Lest We Forget: President John F. Kennedy’s Last Hour in Dallas

President John F. Kennedy was shot and killed at 12:30pm Central time on Friday, November 22, 1963 in Dallas, Texas. The event shocked and horrified the nation and the world. Companies looking to make money, commercialized the tragedy and quickly rushed out postcards and mementos from that fateful day.

This series of postcards from an unknown publisher is a perfect example of a company in a rush to get items out regardless of quality. These postcards were printed from somebody’s personal photos and made in to a pack of 12 and sold within a few weeks of the tragedy. There is no publisher listed on the cards.

No. 1, Arrival of President’s Escort Plane at Love Field, Dallas, Texas
No. 2. Presidential and Escort Plane at Dallas’ Love Field Landed shortly after this pictures was taken
No. 3, President John F. Kennedy and party leaving airplane at Love Field. (Mrs Kennedy – pink hat)
No. 4, President John F. Kennedy and Party in foreground at Dallas’ Love Field
No. 5, Vice-President Johnson, Governor Connally, Mrs. Kennedy (pink hat), other members of party at Dallas Love Field
No. 6, Vice-President Johnson, Governor John Connally, Presidential Party and Newspaper Men, Love Field, Dallas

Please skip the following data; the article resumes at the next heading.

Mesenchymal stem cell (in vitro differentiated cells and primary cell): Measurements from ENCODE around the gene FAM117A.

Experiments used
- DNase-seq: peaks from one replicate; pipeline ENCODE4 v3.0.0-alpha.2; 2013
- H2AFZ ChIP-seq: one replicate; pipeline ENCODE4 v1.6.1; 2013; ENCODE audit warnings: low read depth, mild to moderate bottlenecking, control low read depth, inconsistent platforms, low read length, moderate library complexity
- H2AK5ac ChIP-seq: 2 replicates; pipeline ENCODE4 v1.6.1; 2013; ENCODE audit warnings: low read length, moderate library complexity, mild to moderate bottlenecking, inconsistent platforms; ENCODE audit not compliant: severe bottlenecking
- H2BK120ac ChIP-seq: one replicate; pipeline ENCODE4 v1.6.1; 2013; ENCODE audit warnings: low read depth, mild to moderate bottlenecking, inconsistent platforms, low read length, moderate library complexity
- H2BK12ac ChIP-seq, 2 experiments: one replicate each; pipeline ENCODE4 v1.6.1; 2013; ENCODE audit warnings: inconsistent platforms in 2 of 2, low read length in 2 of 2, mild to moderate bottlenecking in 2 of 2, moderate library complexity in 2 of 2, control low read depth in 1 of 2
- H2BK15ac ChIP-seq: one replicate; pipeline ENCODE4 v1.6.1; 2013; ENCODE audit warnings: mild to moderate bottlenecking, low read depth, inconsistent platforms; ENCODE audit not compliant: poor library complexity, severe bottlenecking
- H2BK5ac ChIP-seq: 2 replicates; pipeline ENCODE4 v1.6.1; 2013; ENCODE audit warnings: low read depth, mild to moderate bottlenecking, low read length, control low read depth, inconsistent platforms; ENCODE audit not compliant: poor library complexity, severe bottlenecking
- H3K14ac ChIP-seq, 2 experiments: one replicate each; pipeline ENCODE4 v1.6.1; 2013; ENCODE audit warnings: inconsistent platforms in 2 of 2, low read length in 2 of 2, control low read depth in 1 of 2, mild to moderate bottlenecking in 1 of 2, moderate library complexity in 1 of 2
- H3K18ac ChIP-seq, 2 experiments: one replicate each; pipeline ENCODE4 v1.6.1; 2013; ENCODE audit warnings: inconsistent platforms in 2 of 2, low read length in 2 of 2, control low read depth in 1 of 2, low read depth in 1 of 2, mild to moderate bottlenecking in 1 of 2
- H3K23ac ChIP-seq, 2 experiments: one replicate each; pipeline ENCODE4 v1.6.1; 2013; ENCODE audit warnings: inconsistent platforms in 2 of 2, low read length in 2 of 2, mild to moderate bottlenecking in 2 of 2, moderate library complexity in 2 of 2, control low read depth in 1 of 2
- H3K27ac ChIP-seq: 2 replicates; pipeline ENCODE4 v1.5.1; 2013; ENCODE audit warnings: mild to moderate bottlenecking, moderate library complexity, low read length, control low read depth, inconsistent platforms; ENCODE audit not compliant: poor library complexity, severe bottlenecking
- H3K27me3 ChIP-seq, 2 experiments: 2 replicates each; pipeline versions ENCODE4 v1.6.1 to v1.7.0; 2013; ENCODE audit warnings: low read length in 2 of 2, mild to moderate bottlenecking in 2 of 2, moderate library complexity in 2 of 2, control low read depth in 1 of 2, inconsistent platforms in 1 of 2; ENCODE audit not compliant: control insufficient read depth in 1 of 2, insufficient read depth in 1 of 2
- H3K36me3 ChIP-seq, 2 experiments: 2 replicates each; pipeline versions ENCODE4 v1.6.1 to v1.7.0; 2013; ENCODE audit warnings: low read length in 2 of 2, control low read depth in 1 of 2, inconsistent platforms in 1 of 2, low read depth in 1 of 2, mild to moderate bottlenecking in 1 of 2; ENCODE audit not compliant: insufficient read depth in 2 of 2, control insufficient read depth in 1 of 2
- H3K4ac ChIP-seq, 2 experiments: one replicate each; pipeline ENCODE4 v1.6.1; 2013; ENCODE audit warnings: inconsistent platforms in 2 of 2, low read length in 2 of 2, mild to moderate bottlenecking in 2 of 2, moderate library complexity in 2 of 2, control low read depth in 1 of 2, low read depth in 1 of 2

No. 7, Forming of Presidential Parade, Love Field, Dallas.
No. 8, After Assassination, TV Unit arrives at Parkland Hospital in Dallas
No. 9, Blood Bank Unit at Parkland Hospital on fatal day, Dallas, Texas
No. 10, Hearse carrying President John F. Kennedy’s body and Mrs. Kennedy from Parkland Hospital back to airplane at Love Field, Dallas.
No. 11. Presidential plane awaiting President Kennedy’s body, Vice-President John and Mrs. Kennedy, for return to Washington, D.C. (Note Presidential seal)
No. 12. Texas School Book Depository building from which authorities believe fatal shots were fired. (Note second window down on right corner of building.)

3 thoughts on “Lest We Forget: President John F. Kennedy’s Last Hour in Dallas

    1. quote

      One local resident who added to the assassination literature was John E. Miller who took photos of the arrival of President and Mrs. Kennedy at Love Field and then apparently hot-footed it over to Parkland when the news of the shooting broke. These photos were issued as postcards in 1964 in a packet of 12

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